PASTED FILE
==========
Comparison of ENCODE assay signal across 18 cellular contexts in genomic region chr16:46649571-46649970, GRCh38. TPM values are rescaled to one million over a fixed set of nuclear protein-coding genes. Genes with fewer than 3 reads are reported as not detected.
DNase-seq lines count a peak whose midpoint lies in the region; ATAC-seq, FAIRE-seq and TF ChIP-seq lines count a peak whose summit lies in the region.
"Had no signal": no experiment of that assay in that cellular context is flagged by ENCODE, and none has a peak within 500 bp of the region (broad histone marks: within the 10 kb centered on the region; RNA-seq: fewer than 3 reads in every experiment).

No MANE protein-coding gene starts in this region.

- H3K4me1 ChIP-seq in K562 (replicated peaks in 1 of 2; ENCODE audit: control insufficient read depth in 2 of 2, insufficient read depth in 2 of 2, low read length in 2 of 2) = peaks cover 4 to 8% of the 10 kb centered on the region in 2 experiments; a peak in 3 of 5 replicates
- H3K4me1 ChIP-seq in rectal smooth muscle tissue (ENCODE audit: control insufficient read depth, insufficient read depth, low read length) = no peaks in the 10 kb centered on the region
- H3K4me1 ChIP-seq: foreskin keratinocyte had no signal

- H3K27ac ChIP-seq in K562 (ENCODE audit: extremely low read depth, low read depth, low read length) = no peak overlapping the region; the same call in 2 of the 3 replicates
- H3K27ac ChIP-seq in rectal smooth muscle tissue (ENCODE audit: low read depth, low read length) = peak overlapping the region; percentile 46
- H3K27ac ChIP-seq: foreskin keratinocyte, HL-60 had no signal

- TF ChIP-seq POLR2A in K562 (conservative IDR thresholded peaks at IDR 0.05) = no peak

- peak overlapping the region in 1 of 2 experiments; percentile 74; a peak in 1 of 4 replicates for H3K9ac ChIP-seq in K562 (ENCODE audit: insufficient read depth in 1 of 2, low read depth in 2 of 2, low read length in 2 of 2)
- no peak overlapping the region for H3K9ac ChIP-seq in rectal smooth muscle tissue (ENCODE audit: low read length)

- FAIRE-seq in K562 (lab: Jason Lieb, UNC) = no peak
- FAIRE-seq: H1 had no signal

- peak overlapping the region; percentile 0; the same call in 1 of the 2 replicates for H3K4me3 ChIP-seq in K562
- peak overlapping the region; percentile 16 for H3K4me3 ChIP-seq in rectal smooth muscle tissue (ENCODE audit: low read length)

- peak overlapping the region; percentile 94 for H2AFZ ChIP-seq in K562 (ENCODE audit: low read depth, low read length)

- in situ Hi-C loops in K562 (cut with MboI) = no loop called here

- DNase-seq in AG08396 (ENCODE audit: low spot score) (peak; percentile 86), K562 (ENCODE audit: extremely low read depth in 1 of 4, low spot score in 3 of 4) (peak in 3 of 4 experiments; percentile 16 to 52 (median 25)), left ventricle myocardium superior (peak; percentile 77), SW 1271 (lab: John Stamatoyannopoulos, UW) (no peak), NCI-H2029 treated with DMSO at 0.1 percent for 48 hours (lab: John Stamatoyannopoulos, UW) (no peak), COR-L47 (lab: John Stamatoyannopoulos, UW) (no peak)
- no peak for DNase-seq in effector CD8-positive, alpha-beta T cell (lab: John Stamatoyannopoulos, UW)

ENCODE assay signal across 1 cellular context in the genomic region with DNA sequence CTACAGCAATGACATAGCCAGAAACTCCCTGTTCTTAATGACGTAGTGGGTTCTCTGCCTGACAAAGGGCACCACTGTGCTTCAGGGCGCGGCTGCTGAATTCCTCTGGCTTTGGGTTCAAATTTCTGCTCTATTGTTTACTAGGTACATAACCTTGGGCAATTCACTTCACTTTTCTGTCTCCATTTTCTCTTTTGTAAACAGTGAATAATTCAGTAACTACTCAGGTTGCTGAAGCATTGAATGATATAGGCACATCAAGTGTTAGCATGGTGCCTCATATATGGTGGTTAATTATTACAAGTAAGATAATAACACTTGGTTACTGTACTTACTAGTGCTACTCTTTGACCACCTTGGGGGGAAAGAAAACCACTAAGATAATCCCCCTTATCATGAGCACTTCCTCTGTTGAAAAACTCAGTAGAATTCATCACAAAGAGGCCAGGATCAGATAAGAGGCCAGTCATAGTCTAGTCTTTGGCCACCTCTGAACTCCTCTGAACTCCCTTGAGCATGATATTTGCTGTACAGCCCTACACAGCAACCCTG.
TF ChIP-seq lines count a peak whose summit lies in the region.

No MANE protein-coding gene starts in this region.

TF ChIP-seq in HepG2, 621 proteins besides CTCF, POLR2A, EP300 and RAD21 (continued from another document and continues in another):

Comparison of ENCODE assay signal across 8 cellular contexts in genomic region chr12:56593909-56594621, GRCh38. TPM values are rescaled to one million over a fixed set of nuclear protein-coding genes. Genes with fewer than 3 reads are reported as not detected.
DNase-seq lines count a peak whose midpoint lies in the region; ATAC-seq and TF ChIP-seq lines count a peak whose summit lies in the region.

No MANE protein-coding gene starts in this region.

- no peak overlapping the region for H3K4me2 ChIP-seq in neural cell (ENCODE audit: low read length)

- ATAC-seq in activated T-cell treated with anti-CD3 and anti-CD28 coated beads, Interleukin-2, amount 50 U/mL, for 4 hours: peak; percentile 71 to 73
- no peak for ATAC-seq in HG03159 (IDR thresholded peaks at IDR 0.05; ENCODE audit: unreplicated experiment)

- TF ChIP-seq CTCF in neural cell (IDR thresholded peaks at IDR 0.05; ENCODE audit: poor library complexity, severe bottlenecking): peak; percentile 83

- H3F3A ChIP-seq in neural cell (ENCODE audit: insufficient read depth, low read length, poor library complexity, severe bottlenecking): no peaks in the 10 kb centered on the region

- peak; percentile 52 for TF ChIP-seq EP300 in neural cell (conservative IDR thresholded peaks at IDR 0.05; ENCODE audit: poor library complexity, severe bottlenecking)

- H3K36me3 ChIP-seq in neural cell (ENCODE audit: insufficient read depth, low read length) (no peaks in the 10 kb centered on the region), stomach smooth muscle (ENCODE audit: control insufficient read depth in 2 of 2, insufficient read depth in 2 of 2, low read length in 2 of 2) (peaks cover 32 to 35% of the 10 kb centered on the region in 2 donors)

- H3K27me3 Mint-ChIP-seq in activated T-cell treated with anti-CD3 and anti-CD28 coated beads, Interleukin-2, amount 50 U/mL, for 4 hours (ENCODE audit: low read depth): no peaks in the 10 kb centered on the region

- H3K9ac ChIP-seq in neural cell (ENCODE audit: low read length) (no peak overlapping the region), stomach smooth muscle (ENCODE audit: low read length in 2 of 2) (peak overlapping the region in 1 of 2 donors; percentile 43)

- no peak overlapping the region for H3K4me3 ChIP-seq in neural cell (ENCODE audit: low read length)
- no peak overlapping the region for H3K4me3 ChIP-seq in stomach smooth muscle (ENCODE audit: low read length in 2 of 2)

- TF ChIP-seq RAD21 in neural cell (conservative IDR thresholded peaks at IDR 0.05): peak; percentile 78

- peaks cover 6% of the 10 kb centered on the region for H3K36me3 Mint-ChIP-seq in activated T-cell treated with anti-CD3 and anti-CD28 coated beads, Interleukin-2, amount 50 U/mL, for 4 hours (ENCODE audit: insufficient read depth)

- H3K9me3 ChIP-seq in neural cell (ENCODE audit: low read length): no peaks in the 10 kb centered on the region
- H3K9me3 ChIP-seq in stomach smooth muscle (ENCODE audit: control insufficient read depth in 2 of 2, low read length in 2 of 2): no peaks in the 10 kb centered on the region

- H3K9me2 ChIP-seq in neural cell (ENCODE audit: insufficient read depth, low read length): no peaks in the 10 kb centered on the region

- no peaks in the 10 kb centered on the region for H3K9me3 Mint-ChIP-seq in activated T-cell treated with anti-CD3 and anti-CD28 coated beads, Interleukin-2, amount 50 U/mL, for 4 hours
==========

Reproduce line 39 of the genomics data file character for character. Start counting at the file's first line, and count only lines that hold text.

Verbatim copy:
- no peak overlapping the region for H3K4me3 ChIP-seq in stomach smooth muscle (ENCODE audit: low read length in 2 of 2)